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  • Electrical question - 12v

    Many, many years ago an air compressor motor gave up its life so I could learn about long orange extension cords and a thing called "voltage drop" , so I'm trying to avoid another lesson from destruction.

    I've also learned the difference between "I KNOW this will work" and "I THINK this will work"

    Subjects:

    1 - Oregon electric chain sharpener, runs on 12v, instructions say it uses 20-29 watts while grinding.

    2 - Battery charger, settings for 12v - 6 amps and 12v - 2 amps.

    I realize the battery charger puts out maybe 13.5 v. but I THINK I can connect the two and sharpen chains in my nice, air-conditioned shop, instead of outside in the heat next to my pickup, without destroying either one.

    So, for the electrically gifted here, any reason why this won't work? Better to set on 6 amps or 2?

    Thanks folks.

    Steve

  • #2
    To run the sharpener on your charger will push the charger to the limit.

    To run the sharpener off a spare battery will be a cruise. It doesn't have to be a battery good enough to start a car. A battery that's recently been discarded in favour of a new one will do - even a duff battery will keep a charge for a day or so.

    The main thing is to wire a good fuse - 5 amps would be appropriate - in series. A battery can dump a lot of amps through a dodgy motor.
    Richard

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    • #3
      I guess I should clarify that the Oregon sharpener comes with alligator clips to be used on an automotive battery.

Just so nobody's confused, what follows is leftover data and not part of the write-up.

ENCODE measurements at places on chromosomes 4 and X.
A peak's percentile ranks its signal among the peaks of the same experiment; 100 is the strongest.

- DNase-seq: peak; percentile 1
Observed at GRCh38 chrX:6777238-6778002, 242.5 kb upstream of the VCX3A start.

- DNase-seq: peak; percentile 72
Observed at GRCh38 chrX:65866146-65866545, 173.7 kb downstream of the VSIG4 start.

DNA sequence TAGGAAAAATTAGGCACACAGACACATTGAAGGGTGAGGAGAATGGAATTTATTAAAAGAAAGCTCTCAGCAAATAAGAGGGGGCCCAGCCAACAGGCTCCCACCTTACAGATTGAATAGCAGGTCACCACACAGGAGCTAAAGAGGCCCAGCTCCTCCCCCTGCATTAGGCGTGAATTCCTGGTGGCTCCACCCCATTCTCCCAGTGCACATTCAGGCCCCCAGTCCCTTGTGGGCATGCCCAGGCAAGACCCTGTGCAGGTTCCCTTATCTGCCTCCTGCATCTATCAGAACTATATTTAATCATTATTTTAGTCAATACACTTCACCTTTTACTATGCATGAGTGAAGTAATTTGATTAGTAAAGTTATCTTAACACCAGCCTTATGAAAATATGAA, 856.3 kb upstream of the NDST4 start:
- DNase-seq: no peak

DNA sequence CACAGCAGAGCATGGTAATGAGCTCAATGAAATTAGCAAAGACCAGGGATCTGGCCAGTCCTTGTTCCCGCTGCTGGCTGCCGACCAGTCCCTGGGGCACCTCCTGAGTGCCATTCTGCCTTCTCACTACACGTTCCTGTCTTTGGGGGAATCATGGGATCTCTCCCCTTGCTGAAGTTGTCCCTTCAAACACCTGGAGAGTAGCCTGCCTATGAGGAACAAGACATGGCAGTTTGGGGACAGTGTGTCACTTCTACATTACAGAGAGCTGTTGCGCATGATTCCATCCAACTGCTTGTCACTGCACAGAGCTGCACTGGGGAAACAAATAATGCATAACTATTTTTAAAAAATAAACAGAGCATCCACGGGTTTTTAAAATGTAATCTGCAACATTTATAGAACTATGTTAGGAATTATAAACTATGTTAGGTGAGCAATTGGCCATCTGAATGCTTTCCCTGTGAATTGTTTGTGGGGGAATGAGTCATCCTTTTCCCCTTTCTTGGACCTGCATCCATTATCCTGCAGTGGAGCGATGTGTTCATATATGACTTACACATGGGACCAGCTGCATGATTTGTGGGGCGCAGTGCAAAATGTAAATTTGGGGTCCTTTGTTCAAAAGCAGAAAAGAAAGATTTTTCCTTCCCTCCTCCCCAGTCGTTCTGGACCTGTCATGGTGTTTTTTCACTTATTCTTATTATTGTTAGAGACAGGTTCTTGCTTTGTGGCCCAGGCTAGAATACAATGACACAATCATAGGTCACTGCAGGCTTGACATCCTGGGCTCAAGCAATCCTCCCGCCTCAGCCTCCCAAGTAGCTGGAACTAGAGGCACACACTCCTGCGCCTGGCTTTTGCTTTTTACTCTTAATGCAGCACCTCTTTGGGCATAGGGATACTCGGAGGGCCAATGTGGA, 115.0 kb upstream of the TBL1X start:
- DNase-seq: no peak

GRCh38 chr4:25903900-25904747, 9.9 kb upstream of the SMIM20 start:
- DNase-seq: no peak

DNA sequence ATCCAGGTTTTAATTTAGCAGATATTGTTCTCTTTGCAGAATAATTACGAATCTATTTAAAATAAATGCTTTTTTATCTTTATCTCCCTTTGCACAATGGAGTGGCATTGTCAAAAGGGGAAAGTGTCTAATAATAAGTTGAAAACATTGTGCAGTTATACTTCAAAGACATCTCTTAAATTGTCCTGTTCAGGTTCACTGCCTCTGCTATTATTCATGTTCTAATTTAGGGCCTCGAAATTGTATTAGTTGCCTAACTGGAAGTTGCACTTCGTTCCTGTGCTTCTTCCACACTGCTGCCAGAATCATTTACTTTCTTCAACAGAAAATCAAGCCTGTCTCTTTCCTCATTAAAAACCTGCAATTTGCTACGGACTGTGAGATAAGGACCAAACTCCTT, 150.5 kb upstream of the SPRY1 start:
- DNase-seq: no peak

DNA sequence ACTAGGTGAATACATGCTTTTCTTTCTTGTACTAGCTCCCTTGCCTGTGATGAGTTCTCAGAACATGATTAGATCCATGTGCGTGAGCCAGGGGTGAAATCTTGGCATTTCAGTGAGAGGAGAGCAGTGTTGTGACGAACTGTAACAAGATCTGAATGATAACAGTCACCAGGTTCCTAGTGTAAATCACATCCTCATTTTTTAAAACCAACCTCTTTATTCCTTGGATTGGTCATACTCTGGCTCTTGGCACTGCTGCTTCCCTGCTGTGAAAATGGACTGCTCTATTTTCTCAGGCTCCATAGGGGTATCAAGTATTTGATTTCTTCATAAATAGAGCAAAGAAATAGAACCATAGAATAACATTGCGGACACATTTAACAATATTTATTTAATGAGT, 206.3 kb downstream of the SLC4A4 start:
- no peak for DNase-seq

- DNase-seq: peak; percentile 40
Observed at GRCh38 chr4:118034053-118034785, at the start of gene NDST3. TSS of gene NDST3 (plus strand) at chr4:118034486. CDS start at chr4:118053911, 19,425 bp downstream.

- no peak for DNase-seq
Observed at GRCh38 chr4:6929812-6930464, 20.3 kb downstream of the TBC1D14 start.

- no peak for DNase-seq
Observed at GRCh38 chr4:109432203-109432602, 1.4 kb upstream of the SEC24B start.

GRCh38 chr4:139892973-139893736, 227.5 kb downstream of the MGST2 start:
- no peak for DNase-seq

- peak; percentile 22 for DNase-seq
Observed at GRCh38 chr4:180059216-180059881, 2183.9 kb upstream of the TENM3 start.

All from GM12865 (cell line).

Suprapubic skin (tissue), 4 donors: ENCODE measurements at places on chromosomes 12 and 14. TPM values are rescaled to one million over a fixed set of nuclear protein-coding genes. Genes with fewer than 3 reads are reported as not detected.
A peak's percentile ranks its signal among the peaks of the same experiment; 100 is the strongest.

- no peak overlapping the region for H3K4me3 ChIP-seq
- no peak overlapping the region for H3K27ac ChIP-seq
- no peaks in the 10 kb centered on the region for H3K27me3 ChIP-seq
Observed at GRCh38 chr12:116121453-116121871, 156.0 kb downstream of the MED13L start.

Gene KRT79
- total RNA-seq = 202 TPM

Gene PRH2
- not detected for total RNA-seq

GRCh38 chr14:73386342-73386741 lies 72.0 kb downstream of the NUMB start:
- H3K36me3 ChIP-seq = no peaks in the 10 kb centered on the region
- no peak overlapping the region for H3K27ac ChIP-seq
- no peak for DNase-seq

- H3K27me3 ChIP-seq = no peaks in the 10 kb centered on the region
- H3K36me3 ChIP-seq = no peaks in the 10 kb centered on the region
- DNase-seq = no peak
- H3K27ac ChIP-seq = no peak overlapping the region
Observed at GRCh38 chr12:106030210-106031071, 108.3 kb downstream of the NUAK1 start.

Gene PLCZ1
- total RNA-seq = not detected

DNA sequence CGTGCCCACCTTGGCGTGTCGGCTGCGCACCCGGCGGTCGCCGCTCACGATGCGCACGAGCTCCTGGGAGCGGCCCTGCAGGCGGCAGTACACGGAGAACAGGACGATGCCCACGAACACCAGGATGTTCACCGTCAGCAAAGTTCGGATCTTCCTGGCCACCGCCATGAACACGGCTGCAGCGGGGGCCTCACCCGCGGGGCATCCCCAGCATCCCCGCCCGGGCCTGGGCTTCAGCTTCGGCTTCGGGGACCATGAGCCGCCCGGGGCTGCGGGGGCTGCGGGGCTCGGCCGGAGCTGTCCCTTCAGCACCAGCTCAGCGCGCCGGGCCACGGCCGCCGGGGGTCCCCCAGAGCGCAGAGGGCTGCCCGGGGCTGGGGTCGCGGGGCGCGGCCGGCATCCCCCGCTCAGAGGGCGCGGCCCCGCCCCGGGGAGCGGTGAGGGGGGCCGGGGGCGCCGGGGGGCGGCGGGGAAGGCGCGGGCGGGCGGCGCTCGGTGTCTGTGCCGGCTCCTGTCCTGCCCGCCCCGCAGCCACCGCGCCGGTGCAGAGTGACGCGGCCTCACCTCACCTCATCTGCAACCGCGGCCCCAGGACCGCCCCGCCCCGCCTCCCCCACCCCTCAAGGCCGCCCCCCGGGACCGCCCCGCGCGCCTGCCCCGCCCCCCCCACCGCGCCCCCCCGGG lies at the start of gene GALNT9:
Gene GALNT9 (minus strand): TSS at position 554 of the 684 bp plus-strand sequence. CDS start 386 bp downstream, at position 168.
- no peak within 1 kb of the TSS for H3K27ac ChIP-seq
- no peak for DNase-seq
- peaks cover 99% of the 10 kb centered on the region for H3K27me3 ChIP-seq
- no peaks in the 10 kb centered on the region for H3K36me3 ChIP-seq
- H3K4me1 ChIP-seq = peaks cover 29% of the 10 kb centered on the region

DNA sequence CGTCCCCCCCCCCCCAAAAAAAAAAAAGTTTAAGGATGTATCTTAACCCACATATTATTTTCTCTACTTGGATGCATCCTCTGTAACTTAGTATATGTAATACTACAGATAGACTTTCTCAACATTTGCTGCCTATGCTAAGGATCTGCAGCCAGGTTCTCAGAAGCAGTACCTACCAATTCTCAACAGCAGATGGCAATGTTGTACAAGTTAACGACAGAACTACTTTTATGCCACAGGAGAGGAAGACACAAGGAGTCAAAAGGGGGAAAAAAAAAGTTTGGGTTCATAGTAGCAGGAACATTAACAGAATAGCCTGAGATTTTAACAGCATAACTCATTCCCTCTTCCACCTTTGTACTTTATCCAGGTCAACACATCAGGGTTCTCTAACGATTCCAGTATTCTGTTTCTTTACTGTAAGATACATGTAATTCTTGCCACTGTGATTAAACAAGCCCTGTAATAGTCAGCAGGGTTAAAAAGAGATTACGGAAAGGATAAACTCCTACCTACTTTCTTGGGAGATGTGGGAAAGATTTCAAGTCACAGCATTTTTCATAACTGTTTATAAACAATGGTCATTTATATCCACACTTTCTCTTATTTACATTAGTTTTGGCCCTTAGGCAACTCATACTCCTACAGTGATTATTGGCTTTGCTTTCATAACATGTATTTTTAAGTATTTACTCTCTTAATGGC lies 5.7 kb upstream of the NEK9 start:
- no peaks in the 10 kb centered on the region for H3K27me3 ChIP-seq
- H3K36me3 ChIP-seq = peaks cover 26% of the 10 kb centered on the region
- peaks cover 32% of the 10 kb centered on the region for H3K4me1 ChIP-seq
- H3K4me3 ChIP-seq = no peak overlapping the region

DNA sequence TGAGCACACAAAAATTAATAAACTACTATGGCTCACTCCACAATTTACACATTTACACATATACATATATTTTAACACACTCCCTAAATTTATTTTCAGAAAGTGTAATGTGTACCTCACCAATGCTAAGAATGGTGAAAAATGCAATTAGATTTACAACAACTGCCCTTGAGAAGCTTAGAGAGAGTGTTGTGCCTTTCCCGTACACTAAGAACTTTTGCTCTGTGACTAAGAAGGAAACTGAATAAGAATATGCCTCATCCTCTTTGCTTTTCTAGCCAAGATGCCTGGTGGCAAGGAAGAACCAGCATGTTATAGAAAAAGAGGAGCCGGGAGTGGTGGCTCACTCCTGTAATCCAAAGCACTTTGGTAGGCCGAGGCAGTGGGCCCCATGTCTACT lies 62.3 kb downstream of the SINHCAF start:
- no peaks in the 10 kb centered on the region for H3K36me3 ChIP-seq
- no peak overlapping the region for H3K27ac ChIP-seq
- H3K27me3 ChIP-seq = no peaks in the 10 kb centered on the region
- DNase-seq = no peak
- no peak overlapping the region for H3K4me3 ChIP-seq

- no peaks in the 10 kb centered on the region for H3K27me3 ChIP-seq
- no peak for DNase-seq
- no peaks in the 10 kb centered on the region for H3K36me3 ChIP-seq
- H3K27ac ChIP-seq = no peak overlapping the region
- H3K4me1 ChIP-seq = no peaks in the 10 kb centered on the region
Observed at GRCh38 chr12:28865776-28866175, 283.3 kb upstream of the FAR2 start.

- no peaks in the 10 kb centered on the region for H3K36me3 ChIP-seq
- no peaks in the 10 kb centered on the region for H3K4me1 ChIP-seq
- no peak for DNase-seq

Steve

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      • #4
        P=IxE

        P= Power (watts)
        I= Current (amps)
        E= Electromotive Force (volts)

        Just remember PIE. It's the easiest.

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        • #5
          Another thing to consider is that battery charger is a pulsating 12 volts and not a steady output.

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          • #6
            My suggestion, connect the battery charger to a battery, as rohart said even a duff or aged battery will be good enough and connect chain sharpener to the battery too. The battery could be any 12v lead acid battery such as from a motorcycle or a bigger one from your truck etc.

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            • #7
              Note id your DMM says the voltage on the battery exceeds 13.8v after full charge, its NOT good to leave that charger on the battery. Generaly not a good idea to run loads off a charger either. You can often run em off by connecting to a battery (even a crappy one that barley holds a charge) and then connecting the load after an hour or so charging.
              Play Brutal Nature, Black Moons free to play highly realistic voxel sandbox game.

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              • #8
                Most newer battery chargers will not turn on unless there is about 10 volts connected. Which means a battery that needs charging. The 6 amp at 12 volt setting is fine and if you can get the charger to run it should work without problems.

                Bob

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                • #9
                  I do not see any reason why the 30 watt grinder could not be run off the battery while the charger is connected. The battery will limit the voltage the grinder sees and will provide a smoother supply than the grinder would see on the charger alone.

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                  • #10
                    Originally posted by radkins